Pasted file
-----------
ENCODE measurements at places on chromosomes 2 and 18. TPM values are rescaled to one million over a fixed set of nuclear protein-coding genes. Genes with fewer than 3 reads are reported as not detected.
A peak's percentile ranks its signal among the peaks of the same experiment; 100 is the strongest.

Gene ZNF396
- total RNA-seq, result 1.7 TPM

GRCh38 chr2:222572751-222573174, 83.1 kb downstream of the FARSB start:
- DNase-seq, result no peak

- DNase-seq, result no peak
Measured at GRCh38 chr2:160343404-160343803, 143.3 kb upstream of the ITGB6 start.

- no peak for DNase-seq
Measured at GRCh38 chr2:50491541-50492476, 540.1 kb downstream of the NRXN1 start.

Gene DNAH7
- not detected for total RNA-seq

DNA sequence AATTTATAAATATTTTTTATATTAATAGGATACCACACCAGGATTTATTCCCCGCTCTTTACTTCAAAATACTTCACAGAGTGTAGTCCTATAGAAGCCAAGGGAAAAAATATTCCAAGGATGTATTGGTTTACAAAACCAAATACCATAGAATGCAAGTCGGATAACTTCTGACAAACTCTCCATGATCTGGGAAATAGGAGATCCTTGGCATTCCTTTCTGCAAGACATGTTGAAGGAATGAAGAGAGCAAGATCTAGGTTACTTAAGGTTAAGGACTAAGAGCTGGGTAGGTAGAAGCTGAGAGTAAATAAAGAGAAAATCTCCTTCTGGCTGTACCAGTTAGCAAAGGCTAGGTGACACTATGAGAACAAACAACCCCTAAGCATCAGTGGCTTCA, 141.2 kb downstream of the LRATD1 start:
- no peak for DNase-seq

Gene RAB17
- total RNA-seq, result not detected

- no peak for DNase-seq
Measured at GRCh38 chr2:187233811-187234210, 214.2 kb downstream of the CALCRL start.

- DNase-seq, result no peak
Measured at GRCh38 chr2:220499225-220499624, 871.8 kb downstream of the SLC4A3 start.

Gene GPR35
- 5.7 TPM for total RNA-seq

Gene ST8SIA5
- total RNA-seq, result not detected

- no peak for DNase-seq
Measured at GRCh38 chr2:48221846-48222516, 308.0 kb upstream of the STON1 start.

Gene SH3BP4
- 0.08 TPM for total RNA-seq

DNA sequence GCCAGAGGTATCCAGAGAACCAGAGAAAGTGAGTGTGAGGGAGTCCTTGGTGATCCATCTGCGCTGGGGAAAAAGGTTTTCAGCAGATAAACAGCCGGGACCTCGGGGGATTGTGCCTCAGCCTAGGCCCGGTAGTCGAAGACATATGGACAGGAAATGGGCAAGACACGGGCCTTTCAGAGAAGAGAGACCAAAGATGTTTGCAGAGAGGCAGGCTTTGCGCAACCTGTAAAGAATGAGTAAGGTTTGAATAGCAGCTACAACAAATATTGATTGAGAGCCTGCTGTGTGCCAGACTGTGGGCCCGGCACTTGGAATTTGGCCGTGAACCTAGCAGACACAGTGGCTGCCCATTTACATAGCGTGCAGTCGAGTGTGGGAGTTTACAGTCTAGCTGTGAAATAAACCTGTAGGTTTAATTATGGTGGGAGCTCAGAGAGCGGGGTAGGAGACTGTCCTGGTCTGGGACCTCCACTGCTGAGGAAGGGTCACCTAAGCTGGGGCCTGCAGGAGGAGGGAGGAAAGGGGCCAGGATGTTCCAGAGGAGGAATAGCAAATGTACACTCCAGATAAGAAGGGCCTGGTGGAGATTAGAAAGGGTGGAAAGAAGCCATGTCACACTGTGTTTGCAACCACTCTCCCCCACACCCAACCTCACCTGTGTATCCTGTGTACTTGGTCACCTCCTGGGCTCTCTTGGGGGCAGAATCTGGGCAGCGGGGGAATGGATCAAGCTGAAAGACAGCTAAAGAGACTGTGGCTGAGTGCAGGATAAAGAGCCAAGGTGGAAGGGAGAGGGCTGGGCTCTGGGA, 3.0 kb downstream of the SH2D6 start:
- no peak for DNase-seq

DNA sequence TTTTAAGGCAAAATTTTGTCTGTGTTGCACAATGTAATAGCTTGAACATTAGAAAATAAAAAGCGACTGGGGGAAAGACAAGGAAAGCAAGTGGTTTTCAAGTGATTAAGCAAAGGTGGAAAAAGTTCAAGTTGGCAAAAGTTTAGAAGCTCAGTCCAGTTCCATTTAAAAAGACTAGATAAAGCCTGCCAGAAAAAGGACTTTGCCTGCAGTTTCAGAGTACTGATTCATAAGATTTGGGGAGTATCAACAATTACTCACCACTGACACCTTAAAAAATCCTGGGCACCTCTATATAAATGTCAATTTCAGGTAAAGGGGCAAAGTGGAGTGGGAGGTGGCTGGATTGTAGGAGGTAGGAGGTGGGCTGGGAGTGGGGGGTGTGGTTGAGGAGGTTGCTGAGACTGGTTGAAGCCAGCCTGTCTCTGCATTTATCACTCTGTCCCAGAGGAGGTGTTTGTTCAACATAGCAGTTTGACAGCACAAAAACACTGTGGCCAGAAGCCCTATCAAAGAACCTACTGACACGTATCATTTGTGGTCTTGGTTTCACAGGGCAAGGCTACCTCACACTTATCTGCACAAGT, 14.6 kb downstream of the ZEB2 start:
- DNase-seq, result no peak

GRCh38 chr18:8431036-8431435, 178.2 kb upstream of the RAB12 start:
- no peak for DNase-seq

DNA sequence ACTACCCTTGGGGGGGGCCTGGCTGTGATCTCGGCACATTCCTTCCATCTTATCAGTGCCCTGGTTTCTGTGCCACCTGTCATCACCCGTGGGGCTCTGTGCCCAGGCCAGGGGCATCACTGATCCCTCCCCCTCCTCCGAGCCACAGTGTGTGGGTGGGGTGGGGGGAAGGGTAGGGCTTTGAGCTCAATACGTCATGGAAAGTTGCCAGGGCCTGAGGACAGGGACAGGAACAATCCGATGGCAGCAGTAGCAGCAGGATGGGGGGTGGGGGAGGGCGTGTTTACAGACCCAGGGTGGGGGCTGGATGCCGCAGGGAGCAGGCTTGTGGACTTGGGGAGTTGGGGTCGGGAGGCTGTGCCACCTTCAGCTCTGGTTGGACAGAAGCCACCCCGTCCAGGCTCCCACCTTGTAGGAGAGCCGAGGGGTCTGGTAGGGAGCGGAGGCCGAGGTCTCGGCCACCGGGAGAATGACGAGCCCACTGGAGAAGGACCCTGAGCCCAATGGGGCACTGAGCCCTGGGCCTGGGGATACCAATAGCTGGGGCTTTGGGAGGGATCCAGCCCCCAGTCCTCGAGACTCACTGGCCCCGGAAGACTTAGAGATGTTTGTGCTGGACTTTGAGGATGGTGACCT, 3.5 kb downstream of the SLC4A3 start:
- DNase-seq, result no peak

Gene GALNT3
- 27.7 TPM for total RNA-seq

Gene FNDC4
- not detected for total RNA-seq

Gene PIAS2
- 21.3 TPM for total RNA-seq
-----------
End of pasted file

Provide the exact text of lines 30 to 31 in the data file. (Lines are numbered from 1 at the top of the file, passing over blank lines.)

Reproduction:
- no peak for DNase-seq

DNA sequence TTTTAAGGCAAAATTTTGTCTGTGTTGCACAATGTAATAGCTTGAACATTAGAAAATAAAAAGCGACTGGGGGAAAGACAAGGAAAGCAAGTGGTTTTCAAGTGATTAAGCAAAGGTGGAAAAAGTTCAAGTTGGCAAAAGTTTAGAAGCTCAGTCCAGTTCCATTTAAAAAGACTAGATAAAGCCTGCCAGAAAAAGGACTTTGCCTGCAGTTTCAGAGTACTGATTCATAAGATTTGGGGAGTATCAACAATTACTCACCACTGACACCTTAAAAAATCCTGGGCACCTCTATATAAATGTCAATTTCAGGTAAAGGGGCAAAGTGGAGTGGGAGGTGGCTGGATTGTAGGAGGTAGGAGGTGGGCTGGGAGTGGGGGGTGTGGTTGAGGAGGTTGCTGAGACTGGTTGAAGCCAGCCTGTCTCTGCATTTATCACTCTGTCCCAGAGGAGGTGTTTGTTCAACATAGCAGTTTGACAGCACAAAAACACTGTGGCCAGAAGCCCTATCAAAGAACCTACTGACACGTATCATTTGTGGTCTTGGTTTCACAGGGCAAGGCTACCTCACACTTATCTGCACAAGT, 14.6 kb downstream of the ZEB2 start: